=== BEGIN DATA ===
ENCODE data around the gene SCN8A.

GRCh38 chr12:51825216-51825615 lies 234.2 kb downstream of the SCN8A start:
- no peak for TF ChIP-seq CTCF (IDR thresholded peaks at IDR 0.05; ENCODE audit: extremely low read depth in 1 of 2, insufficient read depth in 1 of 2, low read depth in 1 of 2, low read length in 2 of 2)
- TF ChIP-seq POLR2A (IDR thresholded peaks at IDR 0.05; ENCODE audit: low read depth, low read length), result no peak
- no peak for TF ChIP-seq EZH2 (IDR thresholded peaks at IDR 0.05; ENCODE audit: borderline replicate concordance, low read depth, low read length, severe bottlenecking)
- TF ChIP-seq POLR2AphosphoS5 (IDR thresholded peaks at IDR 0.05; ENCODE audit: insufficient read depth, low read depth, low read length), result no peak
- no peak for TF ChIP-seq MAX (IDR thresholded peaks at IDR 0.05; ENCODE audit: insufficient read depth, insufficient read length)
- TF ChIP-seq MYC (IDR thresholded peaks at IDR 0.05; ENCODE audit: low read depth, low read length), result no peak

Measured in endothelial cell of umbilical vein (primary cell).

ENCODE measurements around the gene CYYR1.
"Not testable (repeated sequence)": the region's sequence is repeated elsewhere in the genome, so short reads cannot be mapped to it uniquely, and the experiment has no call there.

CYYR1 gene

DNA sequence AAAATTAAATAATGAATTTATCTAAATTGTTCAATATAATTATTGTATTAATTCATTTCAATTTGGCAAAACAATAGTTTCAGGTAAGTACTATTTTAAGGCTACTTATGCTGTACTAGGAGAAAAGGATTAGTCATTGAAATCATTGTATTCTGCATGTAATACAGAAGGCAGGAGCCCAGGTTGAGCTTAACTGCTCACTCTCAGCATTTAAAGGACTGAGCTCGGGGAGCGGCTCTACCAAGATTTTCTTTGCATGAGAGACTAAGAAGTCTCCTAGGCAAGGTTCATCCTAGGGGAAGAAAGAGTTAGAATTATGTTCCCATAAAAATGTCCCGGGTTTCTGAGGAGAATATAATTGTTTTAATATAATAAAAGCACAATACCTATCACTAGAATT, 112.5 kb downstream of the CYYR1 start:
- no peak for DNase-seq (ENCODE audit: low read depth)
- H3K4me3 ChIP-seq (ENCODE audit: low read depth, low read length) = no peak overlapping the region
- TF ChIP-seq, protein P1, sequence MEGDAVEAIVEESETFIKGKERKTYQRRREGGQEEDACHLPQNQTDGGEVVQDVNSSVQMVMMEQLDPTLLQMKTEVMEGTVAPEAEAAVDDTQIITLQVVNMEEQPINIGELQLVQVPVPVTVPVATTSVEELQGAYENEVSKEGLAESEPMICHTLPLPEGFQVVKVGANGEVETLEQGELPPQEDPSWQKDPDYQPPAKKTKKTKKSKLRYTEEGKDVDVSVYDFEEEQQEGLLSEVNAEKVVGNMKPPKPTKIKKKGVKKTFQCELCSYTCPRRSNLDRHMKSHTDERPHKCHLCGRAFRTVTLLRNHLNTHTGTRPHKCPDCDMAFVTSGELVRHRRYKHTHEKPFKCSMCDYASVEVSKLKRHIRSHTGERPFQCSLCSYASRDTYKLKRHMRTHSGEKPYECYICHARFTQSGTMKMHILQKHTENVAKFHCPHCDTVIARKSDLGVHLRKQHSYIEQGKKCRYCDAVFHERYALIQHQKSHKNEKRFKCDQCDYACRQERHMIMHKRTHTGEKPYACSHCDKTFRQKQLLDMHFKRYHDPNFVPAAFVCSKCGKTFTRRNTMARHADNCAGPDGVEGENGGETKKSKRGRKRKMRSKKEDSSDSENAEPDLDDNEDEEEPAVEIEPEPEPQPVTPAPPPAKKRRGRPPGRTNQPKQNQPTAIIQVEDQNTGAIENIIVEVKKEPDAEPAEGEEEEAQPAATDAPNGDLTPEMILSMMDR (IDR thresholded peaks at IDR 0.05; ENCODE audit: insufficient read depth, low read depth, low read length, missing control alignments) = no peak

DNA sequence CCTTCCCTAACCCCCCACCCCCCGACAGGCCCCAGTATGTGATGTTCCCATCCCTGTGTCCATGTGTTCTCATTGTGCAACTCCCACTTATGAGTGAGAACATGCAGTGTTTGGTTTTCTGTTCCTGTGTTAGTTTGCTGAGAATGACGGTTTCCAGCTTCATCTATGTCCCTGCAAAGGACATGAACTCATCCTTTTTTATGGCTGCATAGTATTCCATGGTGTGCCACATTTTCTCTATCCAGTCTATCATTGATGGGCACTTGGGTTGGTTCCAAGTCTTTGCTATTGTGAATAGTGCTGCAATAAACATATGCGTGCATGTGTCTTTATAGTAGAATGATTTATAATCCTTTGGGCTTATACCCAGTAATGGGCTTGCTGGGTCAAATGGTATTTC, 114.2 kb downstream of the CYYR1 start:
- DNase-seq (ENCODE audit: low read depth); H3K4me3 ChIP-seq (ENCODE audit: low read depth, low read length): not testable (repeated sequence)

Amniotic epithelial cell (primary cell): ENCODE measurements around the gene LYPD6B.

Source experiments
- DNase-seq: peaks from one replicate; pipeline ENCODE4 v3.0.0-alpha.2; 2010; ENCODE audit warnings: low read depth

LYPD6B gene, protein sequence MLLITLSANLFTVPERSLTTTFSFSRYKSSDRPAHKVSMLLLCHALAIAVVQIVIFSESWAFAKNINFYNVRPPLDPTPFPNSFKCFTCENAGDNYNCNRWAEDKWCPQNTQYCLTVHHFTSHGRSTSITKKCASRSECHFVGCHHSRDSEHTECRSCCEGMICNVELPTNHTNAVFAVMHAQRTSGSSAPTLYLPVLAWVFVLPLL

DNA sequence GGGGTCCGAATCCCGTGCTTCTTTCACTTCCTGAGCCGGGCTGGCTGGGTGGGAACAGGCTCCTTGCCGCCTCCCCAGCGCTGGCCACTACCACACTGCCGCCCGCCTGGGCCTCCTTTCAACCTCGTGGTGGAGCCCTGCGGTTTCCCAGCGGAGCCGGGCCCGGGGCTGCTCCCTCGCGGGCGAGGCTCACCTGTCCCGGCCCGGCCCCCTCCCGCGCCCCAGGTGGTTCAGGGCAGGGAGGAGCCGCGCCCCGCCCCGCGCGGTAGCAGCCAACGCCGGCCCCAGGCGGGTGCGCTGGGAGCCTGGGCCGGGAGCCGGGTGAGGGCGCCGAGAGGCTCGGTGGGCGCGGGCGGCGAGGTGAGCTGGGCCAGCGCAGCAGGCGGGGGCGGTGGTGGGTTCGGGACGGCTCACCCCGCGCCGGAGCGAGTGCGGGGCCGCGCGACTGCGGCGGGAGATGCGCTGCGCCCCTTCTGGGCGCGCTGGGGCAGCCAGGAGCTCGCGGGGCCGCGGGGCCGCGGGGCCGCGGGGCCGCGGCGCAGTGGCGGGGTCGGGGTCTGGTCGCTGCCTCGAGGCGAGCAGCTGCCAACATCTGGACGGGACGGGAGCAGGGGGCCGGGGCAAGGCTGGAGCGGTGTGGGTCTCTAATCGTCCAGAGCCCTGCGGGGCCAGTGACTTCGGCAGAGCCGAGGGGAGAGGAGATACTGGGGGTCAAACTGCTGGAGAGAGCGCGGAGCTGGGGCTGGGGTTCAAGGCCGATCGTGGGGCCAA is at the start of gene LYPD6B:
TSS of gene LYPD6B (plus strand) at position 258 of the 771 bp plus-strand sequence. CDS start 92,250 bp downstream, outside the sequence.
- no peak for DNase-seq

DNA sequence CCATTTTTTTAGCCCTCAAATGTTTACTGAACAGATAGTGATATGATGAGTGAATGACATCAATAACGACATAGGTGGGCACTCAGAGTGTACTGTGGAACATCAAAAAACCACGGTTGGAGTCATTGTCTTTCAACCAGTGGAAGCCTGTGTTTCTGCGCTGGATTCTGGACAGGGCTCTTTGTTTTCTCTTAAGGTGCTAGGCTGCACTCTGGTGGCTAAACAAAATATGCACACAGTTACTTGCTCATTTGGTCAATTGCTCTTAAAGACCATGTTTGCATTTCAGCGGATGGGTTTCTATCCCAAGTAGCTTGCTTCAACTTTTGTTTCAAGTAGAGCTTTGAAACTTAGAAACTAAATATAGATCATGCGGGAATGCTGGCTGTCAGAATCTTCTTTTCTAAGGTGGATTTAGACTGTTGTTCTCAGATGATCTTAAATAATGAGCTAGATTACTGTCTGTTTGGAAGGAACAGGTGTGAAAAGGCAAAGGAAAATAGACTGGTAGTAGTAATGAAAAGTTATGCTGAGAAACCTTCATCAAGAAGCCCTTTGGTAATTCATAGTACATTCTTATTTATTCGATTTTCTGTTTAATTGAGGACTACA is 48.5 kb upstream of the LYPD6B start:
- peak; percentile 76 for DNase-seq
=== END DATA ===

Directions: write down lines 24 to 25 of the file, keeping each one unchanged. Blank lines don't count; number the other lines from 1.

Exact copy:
TSS of gene LYPD6B (plus strand) at position 258 of the 771 bp plus-strand sequence. CDS start 92,250 bp downstream, outside the sequence.
- no peak for DNase-seq